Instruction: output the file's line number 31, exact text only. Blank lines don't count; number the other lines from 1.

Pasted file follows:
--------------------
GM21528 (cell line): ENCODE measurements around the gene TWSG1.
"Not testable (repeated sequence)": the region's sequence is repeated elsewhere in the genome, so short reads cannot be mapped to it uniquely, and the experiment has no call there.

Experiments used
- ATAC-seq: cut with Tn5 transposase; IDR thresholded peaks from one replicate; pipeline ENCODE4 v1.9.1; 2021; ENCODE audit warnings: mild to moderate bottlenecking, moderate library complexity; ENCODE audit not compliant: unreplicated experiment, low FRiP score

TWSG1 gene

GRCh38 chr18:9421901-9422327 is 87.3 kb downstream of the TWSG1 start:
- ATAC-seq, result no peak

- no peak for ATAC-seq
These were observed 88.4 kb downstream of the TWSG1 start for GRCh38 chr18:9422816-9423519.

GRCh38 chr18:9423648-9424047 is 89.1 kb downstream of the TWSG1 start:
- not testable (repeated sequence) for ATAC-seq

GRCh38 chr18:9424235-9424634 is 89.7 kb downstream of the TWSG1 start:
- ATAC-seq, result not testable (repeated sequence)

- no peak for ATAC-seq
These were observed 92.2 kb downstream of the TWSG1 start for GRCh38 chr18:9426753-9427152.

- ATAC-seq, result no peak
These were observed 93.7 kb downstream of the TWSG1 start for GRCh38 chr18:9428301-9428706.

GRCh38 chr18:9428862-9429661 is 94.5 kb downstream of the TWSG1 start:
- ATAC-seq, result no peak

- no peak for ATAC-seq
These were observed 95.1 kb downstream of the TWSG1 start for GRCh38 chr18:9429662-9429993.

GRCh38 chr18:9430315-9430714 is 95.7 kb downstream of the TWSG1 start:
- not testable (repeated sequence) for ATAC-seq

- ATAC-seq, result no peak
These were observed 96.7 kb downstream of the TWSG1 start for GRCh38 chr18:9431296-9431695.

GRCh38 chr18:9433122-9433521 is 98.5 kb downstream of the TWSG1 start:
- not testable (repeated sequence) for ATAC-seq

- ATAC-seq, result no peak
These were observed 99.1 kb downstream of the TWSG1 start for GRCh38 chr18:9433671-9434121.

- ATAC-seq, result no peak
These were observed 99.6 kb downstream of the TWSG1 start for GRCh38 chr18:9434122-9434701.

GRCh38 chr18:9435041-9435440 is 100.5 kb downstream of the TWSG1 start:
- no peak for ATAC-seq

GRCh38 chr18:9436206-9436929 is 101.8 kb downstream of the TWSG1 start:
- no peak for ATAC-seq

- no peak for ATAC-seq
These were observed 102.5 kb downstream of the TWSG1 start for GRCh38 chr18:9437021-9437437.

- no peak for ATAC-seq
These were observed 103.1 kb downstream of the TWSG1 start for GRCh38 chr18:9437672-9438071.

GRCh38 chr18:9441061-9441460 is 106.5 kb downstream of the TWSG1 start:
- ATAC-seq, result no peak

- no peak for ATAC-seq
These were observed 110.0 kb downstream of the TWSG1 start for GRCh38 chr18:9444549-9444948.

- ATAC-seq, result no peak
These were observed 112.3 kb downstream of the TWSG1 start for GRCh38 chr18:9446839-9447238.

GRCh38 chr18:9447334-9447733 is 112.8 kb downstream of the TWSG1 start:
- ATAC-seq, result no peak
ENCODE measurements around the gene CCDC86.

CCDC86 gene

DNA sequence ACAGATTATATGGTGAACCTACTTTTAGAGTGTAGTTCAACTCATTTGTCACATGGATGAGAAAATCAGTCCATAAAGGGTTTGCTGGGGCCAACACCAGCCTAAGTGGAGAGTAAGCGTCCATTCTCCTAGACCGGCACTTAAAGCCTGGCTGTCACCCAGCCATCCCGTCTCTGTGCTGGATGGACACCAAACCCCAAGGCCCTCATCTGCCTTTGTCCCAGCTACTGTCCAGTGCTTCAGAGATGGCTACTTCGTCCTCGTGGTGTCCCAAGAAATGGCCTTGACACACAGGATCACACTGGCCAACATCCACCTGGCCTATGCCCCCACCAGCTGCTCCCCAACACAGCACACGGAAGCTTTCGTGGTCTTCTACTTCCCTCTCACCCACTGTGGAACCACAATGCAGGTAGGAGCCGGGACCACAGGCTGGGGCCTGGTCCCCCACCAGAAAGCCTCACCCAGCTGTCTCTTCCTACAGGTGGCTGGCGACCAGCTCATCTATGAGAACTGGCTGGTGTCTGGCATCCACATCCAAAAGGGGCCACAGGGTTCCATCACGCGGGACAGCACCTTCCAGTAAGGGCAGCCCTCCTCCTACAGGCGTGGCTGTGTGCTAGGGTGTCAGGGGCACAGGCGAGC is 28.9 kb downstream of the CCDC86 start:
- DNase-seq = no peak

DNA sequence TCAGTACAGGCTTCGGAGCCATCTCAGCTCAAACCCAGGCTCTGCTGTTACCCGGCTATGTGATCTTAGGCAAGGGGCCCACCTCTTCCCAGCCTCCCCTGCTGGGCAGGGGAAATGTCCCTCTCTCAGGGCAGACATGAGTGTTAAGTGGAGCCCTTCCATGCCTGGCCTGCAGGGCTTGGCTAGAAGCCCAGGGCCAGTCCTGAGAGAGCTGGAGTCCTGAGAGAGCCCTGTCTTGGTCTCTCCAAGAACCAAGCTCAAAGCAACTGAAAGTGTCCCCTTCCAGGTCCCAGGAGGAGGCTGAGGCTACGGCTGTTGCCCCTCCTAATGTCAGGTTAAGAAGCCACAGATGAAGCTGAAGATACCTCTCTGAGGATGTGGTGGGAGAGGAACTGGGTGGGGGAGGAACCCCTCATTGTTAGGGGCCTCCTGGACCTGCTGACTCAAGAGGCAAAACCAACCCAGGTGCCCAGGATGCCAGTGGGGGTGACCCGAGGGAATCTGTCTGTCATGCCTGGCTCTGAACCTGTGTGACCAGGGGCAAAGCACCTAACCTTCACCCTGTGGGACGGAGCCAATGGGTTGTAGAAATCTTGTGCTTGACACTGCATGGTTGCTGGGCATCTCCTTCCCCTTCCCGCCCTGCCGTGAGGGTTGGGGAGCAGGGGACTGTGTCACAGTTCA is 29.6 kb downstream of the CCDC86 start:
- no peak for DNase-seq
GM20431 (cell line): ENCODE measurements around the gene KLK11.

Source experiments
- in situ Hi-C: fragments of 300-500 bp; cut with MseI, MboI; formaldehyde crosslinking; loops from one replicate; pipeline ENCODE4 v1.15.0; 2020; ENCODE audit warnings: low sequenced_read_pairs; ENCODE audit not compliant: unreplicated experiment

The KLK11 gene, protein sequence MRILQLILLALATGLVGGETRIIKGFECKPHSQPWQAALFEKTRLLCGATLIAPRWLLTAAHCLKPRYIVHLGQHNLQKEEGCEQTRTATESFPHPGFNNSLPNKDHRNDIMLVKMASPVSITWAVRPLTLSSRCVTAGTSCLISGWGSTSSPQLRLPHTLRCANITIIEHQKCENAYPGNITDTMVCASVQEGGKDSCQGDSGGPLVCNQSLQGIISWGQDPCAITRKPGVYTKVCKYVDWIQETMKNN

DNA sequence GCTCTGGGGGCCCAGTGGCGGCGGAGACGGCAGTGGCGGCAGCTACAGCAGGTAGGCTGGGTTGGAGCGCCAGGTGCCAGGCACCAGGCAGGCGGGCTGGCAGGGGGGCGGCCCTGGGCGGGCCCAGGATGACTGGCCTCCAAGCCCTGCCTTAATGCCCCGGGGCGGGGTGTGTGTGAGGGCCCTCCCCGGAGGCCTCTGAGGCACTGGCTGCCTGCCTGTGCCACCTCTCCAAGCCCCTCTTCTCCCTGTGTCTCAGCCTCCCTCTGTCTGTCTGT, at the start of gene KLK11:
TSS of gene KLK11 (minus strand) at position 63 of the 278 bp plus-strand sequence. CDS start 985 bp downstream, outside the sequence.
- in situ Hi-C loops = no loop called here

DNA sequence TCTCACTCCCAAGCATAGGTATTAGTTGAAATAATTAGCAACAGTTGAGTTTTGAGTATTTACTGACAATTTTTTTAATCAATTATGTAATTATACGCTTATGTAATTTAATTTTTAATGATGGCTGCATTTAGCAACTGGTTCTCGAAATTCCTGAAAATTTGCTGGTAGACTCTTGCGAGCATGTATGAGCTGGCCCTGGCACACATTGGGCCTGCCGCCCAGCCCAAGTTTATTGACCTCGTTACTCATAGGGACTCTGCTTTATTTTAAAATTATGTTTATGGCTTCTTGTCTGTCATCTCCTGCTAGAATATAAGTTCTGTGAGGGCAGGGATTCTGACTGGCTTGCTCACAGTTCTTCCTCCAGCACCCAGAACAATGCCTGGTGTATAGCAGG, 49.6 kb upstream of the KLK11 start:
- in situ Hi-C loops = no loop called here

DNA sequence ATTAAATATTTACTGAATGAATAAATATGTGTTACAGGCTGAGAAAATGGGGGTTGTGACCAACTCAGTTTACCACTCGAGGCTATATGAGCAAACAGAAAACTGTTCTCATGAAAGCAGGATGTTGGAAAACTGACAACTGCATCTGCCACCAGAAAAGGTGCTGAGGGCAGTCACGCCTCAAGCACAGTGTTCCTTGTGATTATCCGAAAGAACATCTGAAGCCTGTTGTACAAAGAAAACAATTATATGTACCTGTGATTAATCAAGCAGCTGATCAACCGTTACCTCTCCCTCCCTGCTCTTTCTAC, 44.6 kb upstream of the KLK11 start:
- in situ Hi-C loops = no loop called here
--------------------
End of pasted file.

These were observed 99.6 kb downstream of the TWSG1 start for GRCh38 chr18:9434122-9434701.